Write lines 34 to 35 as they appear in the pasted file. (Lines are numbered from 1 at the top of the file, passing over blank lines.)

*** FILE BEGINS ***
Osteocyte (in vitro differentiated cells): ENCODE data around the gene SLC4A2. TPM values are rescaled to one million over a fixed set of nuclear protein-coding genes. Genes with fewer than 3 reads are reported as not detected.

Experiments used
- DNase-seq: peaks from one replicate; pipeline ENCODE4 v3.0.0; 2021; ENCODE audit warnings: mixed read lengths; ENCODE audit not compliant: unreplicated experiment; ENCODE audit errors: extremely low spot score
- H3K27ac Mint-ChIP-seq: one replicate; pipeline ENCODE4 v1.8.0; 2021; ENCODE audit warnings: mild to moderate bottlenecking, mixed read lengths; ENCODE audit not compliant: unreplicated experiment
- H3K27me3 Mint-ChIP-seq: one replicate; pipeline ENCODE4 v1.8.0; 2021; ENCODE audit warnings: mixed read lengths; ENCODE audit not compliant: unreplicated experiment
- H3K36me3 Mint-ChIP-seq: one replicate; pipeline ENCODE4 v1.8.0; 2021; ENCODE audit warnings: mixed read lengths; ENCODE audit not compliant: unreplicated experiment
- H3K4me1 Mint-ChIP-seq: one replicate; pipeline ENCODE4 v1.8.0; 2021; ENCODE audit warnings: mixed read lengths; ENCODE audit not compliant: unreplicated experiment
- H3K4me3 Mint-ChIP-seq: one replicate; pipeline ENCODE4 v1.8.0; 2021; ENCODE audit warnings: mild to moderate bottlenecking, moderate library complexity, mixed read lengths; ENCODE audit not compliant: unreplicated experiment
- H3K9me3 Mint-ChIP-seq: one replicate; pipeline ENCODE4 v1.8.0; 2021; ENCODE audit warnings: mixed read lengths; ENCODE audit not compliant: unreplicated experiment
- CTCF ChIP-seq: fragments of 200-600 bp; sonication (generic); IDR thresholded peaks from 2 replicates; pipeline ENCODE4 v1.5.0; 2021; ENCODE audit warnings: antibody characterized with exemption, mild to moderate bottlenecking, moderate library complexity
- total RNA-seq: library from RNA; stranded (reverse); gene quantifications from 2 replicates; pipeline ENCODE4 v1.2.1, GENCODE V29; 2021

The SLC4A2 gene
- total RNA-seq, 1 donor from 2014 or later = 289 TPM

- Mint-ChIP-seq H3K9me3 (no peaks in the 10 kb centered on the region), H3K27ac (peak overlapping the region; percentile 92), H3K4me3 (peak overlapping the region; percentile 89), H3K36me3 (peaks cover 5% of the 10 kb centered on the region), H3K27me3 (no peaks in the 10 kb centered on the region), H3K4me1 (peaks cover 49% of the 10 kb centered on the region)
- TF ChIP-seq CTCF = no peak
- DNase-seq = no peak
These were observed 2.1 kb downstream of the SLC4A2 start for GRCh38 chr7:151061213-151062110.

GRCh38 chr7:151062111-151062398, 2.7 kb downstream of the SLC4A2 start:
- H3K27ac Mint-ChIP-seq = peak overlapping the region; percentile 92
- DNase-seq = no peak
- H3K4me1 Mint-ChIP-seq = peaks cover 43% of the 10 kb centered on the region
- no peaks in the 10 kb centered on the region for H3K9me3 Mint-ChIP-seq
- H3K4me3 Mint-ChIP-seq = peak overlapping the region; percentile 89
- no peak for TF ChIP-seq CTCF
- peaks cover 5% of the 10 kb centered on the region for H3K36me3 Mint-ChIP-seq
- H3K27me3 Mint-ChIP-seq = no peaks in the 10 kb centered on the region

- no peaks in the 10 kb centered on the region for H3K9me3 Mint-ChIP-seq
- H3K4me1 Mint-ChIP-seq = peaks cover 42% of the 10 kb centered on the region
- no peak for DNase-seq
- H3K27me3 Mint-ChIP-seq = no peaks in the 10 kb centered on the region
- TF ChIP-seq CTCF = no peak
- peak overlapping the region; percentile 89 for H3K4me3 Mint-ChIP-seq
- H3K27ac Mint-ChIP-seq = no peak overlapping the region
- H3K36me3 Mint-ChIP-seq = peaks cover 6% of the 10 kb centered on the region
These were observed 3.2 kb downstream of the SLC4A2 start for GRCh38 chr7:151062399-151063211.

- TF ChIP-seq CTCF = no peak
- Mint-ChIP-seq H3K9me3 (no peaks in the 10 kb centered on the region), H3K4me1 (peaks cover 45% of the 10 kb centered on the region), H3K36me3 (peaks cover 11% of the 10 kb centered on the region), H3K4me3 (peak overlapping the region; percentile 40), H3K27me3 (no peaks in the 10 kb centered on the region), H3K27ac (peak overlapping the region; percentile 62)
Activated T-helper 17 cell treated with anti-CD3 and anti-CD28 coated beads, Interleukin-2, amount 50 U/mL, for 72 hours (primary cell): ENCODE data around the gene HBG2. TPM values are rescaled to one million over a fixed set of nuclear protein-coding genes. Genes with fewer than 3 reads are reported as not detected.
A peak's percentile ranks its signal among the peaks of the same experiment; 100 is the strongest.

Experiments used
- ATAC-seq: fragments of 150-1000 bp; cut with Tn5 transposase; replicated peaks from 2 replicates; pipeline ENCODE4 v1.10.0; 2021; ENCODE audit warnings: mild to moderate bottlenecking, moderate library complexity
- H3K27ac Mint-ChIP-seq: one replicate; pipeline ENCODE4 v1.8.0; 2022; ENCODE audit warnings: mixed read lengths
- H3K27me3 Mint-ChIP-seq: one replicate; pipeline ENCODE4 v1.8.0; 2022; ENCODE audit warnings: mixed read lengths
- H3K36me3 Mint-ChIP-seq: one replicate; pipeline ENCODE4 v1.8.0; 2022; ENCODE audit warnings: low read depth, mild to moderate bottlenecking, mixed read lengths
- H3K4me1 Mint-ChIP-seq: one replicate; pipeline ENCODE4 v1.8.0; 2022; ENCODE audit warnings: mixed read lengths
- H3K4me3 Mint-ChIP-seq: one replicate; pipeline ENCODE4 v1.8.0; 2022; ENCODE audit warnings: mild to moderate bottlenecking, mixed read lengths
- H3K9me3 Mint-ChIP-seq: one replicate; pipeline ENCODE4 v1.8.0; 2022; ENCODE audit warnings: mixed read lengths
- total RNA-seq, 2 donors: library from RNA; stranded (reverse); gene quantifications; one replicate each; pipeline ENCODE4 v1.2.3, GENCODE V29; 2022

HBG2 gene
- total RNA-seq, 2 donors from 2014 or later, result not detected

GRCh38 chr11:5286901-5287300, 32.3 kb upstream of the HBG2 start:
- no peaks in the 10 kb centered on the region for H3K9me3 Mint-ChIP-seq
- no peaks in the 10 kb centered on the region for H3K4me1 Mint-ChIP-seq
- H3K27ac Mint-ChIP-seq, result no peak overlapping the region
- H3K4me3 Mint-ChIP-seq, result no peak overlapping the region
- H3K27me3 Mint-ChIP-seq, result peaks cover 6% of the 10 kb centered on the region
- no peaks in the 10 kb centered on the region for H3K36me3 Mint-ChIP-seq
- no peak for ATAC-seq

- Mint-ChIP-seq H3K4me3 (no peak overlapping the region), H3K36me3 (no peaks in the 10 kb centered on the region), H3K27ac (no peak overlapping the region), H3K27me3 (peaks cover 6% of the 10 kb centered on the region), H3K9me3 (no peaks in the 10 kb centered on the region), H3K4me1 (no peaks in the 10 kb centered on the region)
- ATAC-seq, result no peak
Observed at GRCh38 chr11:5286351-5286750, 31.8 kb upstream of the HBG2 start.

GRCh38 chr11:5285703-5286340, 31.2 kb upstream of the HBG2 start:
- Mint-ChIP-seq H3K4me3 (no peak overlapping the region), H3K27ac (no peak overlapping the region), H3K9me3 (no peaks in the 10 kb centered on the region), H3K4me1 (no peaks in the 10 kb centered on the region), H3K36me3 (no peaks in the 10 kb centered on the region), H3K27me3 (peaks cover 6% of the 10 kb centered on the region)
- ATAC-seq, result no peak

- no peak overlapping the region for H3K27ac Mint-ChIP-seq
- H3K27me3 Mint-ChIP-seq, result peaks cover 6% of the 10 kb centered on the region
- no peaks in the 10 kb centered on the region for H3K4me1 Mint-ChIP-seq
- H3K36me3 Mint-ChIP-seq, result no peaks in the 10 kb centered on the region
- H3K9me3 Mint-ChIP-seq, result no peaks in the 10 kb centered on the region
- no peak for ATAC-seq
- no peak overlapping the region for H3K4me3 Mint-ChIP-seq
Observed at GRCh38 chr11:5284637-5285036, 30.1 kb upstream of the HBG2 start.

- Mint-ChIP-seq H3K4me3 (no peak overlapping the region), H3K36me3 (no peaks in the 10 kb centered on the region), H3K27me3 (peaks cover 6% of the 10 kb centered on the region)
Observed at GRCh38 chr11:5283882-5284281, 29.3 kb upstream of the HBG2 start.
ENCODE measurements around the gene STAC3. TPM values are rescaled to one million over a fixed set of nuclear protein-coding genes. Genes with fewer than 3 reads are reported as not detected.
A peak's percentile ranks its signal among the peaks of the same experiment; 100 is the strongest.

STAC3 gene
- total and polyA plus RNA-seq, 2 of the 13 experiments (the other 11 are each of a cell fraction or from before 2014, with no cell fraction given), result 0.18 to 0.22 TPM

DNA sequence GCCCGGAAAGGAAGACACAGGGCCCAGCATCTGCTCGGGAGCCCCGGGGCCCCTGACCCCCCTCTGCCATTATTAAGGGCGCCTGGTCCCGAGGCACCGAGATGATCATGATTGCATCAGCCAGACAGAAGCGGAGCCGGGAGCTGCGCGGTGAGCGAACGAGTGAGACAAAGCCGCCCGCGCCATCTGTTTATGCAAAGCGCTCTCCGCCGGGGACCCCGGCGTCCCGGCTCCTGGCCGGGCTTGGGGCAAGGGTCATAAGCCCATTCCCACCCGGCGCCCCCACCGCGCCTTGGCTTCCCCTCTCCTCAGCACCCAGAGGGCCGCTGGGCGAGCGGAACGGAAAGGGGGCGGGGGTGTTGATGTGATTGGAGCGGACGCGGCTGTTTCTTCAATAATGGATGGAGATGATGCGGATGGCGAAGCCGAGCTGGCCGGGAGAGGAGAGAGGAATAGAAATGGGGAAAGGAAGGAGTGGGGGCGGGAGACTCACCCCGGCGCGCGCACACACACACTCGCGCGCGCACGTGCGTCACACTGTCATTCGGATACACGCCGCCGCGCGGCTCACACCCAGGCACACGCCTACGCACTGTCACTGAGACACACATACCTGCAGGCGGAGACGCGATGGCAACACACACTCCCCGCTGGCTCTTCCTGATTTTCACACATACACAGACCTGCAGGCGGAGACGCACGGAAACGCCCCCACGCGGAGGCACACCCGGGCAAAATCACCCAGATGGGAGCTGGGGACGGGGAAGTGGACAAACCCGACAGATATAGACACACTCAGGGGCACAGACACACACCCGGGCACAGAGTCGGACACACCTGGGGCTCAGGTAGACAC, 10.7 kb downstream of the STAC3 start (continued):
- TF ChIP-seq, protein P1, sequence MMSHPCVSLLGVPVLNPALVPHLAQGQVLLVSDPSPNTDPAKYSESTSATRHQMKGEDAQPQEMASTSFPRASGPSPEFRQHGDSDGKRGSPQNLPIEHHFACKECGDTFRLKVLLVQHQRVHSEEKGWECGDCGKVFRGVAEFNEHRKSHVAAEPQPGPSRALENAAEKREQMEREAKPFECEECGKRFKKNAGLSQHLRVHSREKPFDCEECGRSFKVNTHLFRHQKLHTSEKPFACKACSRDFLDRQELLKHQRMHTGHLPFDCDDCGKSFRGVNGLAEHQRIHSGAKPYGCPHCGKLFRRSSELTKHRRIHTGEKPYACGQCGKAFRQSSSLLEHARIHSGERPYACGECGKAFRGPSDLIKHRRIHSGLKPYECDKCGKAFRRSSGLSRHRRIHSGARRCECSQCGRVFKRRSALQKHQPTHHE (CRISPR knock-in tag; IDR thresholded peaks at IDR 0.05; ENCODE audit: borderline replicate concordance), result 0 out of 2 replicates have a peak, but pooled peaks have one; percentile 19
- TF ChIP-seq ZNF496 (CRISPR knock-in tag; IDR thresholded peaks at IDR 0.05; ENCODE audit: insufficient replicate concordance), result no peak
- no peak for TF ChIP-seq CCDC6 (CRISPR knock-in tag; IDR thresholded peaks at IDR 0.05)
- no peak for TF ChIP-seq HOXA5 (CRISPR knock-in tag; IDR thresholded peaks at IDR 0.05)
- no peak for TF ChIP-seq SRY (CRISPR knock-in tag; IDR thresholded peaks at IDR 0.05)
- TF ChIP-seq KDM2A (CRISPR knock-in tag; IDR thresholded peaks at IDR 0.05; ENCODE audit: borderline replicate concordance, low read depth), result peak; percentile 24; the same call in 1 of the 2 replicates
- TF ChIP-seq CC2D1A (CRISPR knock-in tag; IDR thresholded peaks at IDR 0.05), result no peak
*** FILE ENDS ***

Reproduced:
- H3K36me3 Mint-ChIP-seq = peaks cover 6% of the 10 kb centered on the region
These were observed 3.2 kb downstream of the SLC4A2 start for GRCh38 chr7:151062399-151063211.